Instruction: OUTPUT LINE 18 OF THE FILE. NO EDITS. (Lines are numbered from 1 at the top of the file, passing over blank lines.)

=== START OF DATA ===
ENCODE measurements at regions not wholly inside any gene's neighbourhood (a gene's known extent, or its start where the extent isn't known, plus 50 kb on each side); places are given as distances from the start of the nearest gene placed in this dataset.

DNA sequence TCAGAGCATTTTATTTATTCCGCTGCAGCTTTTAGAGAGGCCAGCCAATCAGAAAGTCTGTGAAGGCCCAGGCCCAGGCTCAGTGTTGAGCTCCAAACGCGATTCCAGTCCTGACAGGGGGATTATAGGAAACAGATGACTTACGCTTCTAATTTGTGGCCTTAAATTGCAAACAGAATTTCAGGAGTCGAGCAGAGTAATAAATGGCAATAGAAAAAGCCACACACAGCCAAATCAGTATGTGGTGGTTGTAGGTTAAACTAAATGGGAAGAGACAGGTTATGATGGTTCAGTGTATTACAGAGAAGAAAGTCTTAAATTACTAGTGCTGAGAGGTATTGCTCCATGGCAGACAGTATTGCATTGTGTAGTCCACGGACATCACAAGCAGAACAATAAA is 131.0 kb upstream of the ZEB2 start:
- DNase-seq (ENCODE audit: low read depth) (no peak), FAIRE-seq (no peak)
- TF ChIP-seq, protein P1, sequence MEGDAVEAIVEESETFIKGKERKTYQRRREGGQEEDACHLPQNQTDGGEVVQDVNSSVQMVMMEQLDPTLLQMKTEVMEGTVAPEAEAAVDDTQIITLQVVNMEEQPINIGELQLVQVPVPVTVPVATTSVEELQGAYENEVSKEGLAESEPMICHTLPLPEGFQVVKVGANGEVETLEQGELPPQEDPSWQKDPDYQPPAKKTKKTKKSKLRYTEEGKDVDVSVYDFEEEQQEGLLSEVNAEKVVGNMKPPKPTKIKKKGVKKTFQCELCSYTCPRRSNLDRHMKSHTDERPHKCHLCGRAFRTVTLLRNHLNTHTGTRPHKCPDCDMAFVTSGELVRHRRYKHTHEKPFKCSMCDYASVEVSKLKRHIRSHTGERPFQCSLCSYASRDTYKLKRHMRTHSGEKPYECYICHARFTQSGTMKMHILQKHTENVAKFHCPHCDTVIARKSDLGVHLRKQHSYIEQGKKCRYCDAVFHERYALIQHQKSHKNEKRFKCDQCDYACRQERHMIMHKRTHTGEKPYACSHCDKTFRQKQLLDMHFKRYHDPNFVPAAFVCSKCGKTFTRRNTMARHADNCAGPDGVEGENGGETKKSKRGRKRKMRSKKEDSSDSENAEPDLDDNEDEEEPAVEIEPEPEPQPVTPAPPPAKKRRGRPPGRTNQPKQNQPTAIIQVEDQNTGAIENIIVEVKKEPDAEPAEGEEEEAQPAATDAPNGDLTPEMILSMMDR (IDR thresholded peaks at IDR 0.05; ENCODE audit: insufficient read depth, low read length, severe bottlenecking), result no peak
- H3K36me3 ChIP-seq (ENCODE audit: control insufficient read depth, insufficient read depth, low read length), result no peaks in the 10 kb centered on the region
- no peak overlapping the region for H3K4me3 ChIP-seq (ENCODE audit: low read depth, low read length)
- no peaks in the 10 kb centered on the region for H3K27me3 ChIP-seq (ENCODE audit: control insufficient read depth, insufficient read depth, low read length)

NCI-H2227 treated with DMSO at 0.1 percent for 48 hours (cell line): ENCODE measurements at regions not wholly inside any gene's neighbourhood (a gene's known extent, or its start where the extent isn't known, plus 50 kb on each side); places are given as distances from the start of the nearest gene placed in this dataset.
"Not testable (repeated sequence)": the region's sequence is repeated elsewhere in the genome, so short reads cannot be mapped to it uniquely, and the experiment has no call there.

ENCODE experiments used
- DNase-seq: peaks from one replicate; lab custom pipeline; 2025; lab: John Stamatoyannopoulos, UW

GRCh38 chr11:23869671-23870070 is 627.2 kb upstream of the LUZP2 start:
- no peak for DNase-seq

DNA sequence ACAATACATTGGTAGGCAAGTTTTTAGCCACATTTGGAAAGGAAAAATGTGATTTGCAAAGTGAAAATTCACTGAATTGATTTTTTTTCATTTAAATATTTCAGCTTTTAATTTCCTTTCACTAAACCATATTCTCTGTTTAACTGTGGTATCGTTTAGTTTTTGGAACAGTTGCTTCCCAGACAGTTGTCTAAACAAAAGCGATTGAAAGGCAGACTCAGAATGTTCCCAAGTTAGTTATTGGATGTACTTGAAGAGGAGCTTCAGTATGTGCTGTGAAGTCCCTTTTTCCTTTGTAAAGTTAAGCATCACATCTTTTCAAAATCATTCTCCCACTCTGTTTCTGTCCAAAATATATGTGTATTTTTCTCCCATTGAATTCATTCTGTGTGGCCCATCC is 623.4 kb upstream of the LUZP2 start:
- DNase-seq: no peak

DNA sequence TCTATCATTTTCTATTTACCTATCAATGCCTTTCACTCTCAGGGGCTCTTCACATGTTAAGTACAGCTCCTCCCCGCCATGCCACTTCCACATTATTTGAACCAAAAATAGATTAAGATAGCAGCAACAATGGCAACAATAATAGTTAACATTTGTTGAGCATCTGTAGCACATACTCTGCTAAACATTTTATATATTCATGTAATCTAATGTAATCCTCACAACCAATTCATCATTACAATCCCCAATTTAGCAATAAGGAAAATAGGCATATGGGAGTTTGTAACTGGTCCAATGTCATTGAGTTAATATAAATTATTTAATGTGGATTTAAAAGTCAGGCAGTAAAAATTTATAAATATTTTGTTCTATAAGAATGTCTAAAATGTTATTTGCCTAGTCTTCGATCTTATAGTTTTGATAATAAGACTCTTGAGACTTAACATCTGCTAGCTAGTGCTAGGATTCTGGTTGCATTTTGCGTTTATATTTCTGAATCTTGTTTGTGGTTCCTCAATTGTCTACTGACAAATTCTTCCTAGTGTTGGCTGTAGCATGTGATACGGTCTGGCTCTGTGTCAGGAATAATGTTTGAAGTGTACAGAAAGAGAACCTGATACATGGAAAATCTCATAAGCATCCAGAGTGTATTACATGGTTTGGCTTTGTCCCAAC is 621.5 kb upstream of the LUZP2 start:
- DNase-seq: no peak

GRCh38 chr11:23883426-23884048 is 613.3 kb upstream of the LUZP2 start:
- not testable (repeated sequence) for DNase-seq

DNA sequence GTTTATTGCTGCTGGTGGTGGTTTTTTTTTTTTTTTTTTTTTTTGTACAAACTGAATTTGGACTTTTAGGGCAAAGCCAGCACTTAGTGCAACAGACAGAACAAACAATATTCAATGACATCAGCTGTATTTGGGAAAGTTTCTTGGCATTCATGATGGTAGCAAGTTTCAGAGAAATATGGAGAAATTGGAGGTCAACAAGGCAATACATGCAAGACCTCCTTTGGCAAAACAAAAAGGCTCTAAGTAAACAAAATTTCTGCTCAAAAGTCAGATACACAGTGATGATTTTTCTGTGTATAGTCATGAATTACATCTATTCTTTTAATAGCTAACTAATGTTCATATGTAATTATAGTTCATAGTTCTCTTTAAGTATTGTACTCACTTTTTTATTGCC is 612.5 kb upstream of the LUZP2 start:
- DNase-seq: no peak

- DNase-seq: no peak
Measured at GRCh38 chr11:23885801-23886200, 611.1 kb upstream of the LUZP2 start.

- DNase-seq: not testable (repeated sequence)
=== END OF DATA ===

GRCh38 chr11:23883426-23884048 is 613.3 kb upstream of the LUZP2 start: